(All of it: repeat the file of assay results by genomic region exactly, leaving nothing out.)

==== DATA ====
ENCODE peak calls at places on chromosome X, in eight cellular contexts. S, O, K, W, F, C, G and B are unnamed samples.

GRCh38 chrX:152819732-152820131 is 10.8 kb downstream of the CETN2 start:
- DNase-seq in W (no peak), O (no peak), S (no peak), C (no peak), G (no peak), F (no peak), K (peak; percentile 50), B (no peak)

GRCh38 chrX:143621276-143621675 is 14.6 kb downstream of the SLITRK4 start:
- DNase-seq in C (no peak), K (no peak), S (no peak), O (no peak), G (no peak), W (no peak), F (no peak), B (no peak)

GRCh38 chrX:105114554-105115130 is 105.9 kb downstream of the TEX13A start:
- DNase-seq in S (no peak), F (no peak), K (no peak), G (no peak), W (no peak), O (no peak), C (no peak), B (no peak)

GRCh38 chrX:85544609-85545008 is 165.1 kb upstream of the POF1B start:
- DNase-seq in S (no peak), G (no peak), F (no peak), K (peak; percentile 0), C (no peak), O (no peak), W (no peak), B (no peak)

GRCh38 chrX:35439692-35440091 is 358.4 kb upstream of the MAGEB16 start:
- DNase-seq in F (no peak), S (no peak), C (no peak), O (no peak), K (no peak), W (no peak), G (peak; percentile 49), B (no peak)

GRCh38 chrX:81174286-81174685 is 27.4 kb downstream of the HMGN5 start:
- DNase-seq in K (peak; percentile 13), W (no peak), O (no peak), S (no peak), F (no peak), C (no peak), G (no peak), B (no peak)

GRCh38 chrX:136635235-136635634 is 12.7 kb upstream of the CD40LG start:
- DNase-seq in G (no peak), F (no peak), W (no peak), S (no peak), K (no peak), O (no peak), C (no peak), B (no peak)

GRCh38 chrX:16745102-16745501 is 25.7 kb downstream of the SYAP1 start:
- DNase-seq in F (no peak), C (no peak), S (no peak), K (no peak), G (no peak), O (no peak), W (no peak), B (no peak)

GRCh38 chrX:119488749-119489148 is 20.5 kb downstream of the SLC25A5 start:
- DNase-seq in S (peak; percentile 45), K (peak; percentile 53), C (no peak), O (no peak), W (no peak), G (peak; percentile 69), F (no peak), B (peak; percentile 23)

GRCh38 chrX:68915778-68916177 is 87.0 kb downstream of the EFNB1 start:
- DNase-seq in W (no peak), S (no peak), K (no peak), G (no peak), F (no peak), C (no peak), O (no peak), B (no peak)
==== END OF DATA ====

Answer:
ENCODE peak calls at places on chromosome X, in eight cellular contexts. S, O, K, W, F, C, G and B are unnamed samples.

GRCh38 chrX:152819732-152820131 is 10.8 kb downstream of the CETN2 start:
- DNase-seq in W (no peak), O (no peak), S (no peak), C (no peak), G (no peak), F (no peak), K (peak; percentile 50), B (no peak)

GRCh38 chrX:143621276-143621675 is 14.6 kb downstream of the SLITRK4 start:
- DNase-seq in C (no peak), K (no peak), S (no peak), O (no peak), G (no peak), W (no peak), F (no peak), B (no peak)

GRCh38 chrX:105114554-105115130 is 105.9 kb downstream of the TEX13A start:
- DNase-seq in S (no peak), F (no peak), K (no peak), G (no peak), W (no peak), O (no peak), C (no peak), B (no peak)

GRCh38 chrX:85544609-85545008 is 165.1 kb upstream of the POF1B start:
- DNase-seq in S (no peak), G (no peak), F (no peak), K (peak; percentile 0), C (no peak), O (no peak), W (no peak), B (no peak)

GRCh38 chrX:35439692-35440091 is 358.4 kb upstream of the MAGEB16 start:
- DNase-seq in F (no peak), S (no peak), C (no peak), O (no peak), K (no peak), W (no peak), G (peak; percentile 49), B (no peak)

GRCh38 chrX:81174286-81174685 is 27.4 kb downstream of the HMGN5 start:
- DNase-seq in K (peak; percentile 13), W (no peak), O (no peak), S (no peak), F (no peak), C (no peak), G (no peak), B (no peak)

GRCh38 chrX:136635235-136635634 is 12.7 kb upstream of the CD40LG start:
- DNase-seq in G (no peak), F (no peak), W (no peak), S (no peak), K (no peak), O (no peak), C (no peak), B (no peak)

GRCh38 chrX:16745102-16745501 is 25.7 kb downstream of the SYAP1 start:
- DNase-seq in F (no peak), C (no peak), S (no peak), K (no peak), G (no peak), O (no peak), W (no peak), B (no peak)

GRCh38 chrX:119488749-119489148 is 20.5 kb downstream of the SLC25A5 start:
- DNase-seq in S (peak; percentile 45), K (peak; percentile 53), C (no peak), O (no peak), W (no peak), G (peak; percentile 69), F (no peak), B (peak; percentile 23)

GRCh38 chrX:68915778-68916177 is 87.0 kb downstream of the EFNB1 start:
- DNase-seq in W (no peak), S (no peak), K (no peak), G (no peak), F (no peak), C (no peak), O (no peak), B (no peak)